KEY ACQUISITION: I really don’t want to spend an entire article talking about Montreal’s great goaltender debate, but seeing as Montreal acquired very little in the offseason, it has to be forward Lars Eller. Eller, 21, was the key figure acquired from St. Louis in the Halak deal. He was drafted 13th overall by the Blues, but has only played seven games so far in the NHL, scoring two goals. Eller is a talented, versatile player who can play both wing and centre with a two-way edge, but is still largely untested. Well, he’s about to get tested. He’s expected to earn a spot with the Habs, and he’s expected to contribute, if only to help mollify the Habs fan base that wishes Halak were there instead.
KEY DEPARTURE: Halak. What, you expected me to say Shawn Belle? Halak was not only the clear-cut starting goalie after the Olympics, but he also is the record holder for most saves by a Canadien in a playoff match ending in regulation. He elevated his game in big moments (he was dynamite in the Olympics as well for Slovakia), and he just uncorked one of the legendary goalie performances in Montreal’s storied history. He’s a guy whose absence will be sorely felt if/when Price struggles. His absence is already felt by the Montreal community.
KEY YOUNGSTER: Getting away from the goaltending drama, my selection for key youngster is P.K. Subban. While technically still a rookie, it seems as if Subban, 21, has been around forever. Subban is a swift, dynamic defender who has already become quite popular among Habs fans. He can score with the best of them, racking up eight points in 14 playoff games, and has become a trusted defender as well largely due to his pure speed and willingness to stick with his man. In short, he’s dynamite in all situations. This year he should play a top-four role with Montreal all season, and has already been mentioned as a candidate for the Calder Trophy. If he can provide a good pinch of offense and defense, then the Habs will be a stronger team.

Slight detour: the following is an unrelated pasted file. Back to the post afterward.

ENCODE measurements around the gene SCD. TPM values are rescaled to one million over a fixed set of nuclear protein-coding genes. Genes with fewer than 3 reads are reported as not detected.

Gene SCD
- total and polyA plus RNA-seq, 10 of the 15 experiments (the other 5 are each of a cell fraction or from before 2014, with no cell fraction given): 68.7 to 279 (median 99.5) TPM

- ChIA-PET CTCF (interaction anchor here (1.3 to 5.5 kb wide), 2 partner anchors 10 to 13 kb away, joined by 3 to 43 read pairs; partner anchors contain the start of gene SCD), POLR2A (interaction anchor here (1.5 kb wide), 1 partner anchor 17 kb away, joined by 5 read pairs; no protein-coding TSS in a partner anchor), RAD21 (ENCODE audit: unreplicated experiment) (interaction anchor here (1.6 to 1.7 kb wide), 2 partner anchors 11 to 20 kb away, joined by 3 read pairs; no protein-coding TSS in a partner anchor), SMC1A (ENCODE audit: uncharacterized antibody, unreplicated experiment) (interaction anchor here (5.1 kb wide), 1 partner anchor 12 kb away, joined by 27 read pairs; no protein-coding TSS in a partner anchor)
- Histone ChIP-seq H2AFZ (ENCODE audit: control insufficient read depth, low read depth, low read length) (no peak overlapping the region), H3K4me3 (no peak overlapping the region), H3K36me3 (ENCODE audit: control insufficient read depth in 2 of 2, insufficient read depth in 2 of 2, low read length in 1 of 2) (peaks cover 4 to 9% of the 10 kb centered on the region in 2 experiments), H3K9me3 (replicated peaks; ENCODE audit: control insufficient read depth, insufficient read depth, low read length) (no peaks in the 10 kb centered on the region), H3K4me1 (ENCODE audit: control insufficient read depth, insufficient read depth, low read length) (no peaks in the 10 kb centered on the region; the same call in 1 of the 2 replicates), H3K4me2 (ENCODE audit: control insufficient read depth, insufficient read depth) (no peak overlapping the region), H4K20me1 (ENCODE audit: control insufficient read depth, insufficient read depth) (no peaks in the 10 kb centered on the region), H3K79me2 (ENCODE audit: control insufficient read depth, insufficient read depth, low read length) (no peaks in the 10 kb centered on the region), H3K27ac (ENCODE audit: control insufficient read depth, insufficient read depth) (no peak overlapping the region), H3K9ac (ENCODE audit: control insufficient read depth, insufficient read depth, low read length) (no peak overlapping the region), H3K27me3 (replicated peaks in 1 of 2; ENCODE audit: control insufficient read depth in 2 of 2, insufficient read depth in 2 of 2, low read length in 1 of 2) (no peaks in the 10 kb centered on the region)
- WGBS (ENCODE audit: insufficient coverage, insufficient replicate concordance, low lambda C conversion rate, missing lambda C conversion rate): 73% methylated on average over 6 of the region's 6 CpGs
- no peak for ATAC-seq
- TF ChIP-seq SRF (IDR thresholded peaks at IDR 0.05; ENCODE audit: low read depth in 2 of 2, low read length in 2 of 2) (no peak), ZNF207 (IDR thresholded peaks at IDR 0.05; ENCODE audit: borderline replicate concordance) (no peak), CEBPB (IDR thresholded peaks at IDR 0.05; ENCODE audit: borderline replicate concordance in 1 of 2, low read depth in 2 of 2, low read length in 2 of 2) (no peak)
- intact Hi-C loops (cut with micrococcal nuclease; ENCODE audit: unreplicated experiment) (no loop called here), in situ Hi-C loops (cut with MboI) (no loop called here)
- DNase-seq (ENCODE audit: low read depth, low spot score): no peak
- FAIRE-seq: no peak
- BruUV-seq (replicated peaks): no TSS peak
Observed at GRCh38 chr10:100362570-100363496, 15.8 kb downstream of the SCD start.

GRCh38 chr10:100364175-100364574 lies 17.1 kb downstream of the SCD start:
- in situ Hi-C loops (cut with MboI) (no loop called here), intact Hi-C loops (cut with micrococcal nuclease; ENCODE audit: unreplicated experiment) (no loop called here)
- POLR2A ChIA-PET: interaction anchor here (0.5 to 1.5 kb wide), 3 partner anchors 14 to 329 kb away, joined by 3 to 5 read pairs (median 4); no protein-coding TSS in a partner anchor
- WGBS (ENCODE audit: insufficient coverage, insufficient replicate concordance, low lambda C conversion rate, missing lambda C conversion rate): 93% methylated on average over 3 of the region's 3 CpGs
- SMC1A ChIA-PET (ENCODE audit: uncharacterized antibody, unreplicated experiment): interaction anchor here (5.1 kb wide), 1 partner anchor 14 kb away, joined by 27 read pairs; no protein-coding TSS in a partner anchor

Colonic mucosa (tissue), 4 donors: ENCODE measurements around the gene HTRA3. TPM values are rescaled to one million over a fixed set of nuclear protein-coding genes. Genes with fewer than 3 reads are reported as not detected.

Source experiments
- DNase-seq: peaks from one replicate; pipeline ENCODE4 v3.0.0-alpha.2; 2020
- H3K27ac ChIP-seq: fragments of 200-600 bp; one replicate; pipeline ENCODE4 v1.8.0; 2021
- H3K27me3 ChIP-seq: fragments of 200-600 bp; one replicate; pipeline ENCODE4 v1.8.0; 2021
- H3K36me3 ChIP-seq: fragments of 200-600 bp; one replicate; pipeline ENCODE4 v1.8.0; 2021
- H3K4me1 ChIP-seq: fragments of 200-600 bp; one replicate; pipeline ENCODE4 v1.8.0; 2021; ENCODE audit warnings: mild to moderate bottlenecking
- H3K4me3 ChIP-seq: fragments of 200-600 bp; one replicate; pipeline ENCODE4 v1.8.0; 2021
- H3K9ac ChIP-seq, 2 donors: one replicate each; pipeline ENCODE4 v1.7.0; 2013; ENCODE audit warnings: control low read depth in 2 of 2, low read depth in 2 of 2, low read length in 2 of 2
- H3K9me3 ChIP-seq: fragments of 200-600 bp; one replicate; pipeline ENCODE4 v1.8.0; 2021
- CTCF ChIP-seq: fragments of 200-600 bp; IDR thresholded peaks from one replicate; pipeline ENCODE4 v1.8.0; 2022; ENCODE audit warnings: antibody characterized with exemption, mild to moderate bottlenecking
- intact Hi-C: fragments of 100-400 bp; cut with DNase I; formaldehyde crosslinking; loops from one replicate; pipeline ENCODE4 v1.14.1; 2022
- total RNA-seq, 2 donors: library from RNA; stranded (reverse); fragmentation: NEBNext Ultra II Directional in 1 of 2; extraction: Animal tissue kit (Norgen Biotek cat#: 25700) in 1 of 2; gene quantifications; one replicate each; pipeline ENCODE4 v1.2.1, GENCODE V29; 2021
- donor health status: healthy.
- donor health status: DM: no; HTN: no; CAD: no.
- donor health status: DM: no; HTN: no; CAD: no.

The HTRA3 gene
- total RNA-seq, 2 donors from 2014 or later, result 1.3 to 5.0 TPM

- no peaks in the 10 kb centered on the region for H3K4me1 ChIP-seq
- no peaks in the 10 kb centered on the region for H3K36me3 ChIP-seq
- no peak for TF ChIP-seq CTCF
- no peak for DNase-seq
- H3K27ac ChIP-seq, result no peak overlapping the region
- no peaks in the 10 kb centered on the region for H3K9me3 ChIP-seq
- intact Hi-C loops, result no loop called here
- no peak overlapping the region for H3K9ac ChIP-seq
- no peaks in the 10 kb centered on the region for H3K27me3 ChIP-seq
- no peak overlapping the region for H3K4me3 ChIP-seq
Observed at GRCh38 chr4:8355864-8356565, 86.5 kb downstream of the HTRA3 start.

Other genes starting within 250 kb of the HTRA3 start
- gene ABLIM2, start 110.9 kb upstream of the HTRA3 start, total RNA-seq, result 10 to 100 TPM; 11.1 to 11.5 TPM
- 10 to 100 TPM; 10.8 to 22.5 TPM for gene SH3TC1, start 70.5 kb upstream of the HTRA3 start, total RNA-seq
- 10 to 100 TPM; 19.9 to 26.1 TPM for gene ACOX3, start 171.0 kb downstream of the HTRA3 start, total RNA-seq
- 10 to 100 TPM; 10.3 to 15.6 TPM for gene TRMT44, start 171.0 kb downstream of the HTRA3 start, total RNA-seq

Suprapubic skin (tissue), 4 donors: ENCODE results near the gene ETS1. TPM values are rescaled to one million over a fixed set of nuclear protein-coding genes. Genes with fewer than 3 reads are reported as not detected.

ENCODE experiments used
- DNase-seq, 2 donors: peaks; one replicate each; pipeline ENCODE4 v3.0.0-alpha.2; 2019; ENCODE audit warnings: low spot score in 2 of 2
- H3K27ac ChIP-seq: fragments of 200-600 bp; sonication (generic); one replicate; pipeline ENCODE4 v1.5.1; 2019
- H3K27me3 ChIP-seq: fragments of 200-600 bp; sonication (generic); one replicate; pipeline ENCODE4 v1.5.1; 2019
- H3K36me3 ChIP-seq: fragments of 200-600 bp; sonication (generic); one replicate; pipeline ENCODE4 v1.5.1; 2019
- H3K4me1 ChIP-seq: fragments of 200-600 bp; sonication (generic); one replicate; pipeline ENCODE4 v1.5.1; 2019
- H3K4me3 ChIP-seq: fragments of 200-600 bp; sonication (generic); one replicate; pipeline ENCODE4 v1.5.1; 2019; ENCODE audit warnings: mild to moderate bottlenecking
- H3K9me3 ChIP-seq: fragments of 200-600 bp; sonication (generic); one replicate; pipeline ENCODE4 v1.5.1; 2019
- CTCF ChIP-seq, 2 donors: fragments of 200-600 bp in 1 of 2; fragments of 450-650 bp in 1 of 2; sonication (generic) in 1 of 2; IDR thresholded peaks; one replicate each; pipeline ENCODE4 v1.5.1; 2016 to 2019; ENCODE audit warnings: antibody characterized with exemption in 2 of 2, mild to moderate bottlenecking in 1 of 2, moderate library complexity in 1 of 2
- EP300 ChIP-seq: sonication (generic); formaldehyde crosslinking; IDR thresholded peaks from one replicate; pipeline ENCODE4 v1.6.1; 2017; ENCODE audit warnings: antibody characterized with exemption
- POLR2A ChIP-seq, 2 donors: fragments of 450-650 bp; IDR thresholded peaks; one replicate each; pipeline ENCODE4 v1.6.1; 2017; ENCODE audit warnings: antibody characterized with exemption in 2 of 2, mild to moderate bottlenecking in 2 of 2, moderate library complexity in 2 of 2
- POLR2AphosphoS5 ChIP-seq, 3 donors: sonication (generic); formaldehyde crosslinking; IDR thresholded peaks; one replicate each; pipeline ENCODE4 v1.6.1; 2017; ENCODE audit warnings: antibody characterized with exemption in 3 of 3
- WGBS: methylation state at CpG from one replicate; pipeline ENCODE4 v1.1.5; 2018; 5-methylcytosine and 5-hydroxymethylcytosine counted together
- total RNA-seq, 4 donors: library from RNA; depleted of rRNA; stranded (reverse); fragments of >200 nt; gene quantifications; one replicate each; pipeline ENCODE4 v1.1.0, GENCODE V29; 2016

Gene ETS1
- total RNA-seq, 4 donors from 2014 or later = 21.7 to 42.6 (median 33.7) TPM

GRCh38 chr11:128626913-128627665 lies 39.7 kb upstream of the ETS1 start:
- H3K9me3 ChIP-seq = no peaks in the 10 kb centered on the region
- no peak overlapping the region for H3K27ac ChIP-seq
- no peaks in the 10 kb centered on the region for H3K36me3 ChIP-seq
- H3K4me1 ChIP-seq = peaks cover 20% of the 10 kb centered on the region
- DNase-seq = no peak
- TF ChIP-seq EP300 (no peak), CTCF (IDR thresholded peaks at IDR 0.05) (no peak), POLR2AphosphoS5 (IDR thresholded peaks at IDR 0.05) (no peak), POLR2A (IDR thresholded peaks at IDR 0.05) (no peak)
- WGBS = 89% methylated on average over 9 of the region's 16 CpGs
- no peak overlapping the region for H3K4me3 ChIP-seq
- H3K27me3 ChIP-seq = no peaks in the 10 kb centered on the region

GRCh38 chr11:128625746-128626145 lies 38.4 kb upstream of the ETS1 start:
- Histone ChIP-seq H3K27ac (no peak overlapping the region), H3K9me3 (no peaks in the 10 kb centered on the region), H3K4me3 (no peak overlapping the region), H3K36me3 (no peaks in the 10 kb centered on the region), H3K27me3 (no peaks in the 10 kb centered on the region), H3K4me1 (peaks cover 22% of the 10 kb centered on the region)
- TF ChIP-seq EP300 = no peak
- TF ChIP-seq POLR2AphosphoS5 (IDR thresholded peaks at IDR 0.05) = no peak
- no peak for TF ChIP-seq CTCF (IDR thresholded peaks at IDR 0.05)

OUTLOOK: This all really boils down to one question: do you trust Carey Price? That is the single significant factor that will determine where the Habs will place this season. This really can’t be overstated. Without consistent goaltending, Montreal doesn’t have the depth or talent to be anywhere near a contender.
And I don’t trust Carey Price.
Price simply doesn’t have the mental makeup to succeed in a hockey kiln like Montreal. The fans don’t trust him, as evidenced by the fact they boo his every move. Price doesn’t respond well to the booing he receives, and his confidence is on life support. Already this preseason, he has told his loyal fans to “chill out” after they booed him. He simply isn’t mentally tough enough at this point in his career to take everything Montreal is throwing at him. He can, and will, crumble. And if there’s one thing Montreal can’t cover up, it’s a trainwreck in nets. The Habs may have the pedigree, but this season I can’t see them challenging for the playoffs.
- 35 wins
- 79 points
- 4th in Northeast/11th in Eastern Conference